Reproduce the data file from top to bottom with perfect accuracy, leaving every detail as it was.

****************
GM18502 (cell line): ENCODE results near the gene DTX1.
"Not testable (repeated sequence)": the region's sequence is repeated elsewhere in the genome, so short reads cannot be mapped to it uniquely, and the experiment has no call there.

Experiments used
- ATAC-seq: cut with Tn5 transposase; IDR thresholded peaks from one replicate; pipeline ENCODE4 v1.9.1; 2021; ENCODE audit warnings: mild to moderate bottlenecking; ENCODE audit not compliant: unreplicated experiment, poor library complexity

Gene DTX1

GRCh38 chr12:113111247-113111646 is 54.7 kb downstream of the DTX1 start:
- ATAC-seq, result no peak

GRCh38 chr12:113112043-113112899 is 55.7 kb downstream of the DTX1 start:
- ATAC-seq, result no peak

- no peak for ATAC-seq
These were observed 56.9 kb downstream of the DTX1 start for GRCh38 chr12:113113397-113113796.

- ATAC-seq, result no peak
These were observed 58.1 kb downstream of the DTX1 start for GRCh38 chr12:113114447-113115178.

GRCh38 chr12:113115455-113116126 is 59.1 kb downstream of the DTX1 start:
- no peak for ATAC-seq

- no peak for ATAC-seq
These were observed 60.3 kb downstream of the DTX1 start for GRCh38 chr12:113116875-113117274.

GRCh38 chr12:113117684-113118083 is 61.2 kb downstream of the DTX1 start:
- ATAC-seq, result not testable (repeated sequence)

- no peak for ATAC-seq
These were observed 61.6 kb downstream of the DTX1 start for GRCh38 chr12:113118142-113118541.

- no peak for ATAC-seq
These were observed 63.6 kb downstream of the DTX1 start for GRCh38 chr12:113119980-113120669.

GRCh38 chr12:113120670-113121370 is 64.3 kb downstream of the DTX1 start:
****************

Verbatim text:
GM18502 (cell line): ENCODE results near the gene DTX1.
"Not testable (repeated sequence)": the region's sequence is repeated elsewhere in the genome, so short reads cannot be mapped to it uniquely, and the experiment has no call there.

Experiments used
- ATAC-seq: cut with Tn5 transposase; IDR thresholded peaks from one replicate; pipeline ENCODE4 v1.9.1; 2021; ENCODE audit warnings: mild to moderate bottlenecking; ENCODE audit not compliant: unreplicated experiment, poor library complexity

Gene DTX1

GRCh38 chr12:113111247-113111646 is 54.7 kb downstream of the DTX1 start:
- ATAC-seq, result no peak

GRCh38 chr12:113112043-113112899 is 55.7 kb downstream of the DTX1 start:
- ATAC-seq, result no peak

- no peak for ATAC-seq
These were observed 56.9 kb downstream of the DTX1 start for GRCh38 chr12:113113397-113113796.

- ATAC-seq, result no peak
These were observed 58.1 kb downstream of the DTX1 start for GRCh38 chr12:113114447-113115178.

GRCh38 chr12:113115455-113116126 is 59.1 kb downstream of the DTX1 start:
- no peak for ATAC-seq

- no peak for ATAC-seq
These were observed 60.3 kb downstream of the DTX1 start for GRCh38 chr12:113116875-113117274.

GRCh38 chr12:113117684-113118083 is 61.2 kb downstream of the DTX1 start:
- ATAC-seq, result not testable (repeated sequence)

- no peak for ATAC-seq
These were observed 61.6 kb downstream of the DTX1 start for GRCh38 chr12:113118142-113118541.

- no peak for ATAC-seq
These were observed 63.6 kb downstream of the DTX1 start for GRCh38 chr12:113119980-113120669.

GRCh38 chr12:113120670-113121370 is 64.3 kb downstream of the DTX1 start: